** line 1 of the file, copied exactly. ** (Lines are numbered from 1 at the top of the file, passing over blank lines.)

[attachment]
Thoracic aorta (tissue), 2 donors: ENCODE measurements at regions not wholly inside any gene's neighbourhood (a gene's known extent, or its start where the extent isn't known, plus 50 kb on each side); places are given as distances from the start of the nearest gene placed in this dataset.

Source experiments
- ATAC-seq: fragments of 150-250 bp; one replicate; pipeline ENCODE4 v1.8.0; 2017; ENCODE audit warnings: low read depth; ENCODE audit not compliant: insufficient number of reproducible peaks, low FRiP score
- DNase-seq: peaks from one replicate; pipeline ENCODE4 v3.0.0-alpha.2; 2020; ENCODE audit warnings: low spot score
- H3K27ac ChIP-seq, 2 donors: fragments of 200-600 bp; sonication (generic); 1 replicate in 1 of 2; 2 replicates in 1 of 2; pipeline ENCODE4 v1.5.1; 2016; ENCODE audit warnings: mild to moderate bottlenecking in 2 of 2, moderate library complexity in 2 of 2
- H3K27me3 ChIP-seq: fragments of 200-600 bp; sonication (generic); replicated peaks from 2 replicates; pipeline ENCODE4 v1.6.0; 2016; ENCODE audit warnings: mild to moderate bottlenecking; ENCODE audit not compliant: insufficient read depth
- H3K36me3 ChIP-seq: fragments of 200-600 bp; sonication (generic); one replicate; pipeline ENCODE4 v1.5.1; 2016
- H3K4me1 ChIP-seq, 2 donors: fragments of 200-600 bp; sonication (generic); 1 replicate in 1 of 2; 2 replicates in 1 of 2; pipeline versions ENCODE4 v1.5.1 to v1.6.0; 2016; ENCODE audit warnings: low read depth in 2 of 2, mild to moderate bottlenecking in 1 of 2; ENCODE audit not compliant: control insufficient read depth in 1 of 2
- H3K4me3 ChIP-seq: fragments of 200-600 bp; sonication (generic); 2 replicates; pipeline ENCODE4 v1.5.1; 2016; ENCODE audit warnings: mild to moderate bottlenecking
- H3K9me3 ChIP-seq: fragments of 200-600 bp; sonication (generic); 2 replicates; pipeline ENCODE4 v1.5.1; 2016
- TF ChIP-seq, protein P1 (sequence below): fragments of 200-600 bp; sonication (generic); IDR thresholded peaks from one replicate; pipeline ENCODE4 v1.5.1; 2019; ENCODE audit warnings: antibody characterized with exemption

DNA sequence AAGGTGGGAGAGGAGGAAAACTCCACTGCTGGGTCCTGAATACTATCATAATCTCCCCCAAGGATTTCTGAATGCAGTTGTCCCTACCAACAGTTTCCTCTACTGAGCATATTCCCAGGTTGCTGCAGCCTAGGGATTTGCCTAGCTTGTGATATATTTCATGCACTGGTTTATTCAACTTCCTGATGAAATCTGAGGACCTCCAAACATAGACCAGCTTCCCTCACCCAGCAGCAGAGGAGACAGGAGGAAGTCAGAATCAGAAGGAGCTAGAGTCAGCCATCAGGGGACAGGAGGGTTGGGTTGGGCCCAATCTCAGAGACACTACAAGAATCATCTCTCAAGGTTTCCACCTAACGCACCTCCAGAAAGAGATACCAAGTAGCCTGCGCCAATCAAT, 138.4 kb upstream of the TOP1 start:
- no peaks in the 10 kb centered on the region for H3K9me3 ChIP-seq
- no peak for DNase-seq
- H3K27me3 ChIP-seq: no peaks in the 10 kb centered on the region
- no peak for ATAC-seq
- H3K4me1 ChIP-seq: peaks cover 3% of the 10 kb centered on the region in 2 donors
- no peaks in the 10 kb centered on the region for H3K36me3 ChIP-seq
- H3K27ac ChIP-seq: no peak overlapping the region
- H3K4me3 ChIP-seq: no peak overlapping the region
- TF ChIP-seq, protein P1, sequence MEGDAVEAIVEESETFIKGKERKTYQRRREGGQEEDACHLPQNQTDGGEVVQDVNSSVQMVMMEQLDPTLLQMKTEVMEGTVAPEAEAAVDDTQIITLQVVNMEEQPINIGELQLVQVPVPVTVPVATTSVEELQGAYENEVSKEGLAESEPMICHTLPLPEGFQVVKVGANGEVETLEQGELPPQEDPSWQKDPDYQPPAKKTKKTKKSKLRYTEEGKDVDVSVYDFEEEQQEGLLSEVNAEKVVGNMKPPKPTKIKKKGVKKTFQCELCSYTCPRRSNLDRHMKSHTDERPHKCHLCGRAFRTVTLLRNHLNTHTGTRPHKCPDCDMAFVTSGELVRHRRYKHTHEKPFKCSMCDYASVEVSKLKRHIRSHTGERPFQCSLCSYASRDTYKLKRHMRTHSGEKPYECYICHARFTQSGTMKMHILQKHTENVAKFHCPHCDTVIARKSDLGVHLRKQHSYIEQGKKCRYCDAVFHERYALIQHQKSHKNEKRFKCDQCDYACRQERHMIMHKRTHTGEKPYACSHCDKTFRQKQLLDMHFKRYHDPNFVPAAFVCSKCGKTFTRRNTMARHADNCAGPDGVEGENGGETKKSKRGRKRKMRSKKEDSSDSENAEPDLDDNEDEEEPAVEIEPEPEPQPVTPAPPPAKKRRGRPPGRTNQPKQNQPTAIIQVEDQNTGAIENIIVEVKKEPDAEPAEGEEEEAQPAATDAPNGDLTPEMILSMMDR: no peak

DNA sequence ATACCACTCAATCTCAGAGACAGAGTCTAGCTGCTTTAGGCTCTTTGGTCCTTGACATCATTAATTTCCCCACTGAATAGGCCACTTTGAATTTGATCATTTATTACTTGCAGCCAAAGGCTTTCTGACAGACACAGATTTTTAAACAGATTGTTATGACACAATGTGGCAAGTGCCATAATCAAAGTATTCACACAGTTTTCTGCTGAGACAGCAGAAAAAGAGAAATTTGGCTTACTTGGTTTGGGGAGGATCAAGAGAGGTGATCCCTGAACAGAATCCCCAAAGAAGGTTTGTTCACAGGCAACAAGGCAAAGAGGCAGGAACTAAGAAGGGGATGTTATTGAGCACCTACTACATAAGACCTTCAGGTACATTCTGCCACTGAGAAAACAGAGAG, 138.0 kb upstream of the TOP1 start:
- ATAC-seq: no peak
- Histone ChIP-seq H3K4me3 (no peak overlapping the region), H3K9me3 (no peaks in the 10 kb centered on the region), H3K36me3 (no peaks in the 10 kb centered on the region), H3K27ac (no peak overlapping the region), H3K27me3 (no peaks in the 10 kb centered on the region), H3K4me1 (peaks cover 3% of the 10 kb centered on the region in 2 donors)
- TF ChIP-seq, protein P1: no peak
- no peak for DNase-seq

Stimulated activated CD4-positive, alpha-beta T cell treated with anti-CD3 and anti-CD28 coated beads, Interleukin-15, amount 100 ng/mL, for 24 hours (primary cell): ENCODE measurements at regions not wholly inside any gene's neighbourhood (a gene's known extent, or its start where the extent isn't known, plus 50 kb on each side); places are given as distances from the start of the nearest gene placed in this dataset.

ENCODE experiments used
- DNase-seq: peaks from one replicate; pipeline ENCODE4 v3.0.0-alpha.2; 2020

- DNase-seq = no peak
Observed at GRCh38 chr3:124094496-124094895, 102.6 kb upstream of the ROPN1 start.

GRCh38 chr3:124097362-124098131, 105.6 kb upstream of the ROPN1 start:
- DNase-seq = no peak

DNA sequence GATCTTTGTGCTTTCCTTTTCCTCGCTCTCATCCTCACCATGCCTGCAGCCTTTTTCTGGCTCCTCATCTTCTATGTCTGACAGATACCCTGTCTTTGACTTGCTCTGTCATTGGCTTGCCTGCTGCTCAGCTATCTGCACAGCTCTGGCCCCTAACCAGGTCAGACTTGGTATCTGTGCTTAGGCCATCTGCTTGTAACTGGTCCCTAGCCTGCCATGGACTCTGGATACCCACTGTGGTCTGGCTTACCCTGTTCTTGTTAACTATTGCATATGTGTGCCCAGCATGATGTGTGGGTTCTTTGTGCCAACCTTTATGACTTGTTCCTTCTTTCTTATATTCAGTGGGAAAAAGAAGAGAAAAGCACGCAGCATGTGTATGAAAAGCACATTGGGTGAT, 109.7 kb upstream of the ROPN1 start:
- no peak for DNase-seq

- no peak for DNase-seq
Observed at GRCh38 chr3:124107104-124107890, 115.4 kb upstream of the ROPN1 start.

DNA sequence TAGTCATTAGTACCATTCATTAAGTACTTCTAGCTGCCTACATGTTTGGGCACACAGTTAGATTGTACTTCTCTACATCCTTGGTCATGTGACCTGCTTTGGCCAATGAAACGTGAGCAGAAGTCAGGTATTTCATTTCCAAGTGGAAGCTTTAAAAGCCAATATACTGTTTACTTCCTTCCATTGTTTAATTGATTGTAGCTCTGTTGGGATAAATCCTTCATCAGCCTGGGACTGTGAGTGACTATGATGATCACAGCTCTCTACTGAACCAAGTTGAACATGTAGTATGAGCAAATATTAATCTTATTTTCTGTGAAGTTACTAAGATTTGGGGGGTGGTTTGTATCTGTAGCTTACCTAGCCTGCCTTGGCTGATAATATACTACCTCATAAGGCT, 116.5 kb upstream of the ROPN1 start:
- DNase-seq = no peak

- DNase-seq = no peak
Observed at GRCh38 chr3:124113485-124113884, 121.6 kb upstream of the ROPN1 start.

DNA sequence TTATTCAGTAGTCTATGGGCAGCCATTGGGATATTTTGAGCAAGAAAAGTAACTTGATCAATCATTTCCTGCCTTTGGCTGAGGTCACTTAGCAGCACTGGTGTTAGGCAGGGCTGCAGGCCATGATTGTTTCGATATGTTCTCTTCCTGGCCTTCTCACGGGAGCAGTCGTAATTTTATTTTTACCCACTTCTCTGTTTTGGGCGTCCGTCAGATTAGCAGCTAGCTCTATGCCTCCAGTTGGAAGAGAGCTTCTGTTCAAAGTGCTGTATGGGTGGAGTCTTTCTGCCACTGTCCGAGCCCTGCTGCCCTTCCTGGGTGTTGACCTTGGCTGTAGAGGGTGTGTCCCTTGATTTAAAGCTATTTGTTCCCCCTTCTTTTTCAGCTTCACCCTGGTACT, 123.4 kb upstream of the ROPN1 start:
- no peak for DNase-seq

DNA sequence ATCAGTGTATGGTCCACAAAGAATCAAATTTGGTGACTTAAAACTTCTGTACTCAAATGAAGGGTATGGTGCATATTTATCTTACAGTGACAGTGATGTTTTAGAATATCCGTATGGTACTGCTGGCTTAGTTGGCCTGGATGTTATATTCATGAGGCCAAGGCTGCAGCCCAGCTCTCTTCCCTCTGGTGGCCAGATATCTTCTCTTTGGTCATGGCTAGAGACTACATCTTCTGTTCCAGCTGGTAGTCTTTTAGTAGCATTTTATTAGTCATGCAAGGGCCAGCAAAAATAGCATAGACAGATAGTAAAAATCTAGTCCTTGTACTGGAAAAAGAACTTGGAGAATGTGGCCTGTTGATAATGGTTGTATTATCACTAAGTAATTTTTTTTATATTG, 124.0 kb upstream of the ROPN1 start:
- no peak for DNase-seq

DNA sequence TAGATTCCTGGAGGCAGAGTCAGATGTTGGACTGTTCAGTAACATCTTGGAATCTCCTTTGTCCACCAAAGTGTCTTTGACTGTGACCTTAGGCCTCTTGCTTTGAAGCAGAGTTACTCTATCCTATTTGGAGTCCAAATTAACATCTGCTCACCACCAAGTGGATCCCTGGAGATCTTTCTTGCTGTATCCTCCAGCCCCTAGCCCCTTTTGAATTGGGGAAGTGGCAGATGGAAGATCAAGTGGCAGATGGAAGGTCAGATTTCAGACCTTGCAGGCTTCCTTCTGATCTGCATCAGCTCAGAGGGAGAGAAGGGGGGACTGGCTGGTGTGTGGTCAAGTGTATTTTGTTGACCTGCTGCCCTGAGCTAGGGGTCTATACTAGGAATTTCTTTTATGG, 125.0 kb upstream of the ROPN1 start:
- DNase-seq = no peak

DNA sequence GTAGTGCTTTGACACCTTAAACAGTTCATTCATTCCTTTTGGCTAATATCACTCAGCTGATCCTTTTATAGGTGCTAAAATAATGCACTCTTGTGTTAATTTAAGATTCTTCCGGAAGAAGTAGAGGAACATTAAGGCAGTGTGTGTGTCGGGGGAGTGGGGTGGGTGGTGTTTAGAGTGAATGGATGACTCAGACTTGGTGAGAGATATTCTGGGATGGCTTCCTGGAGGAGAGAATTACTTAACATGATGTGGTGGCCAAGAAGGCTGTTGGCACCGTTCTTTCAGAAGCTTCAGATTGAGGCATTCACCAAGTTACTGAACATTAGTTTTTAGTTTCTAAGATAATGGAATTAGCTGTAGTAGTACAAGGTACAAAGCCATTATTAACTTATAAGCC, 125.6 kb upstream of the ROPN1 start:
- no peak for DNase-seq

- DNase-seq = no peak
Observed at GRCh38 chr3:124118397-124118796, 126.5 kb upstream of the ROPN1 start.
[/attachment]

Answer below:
Thoracic aorta (tissue), 2 donors: ENCODE measurements at regions not wholly inside any gene's neighbourhood (a gene's known extent, or its start where the extent isn't known, plus 50 kb on each side); places are given as distances from the start of the nearest gene placed in this dataset.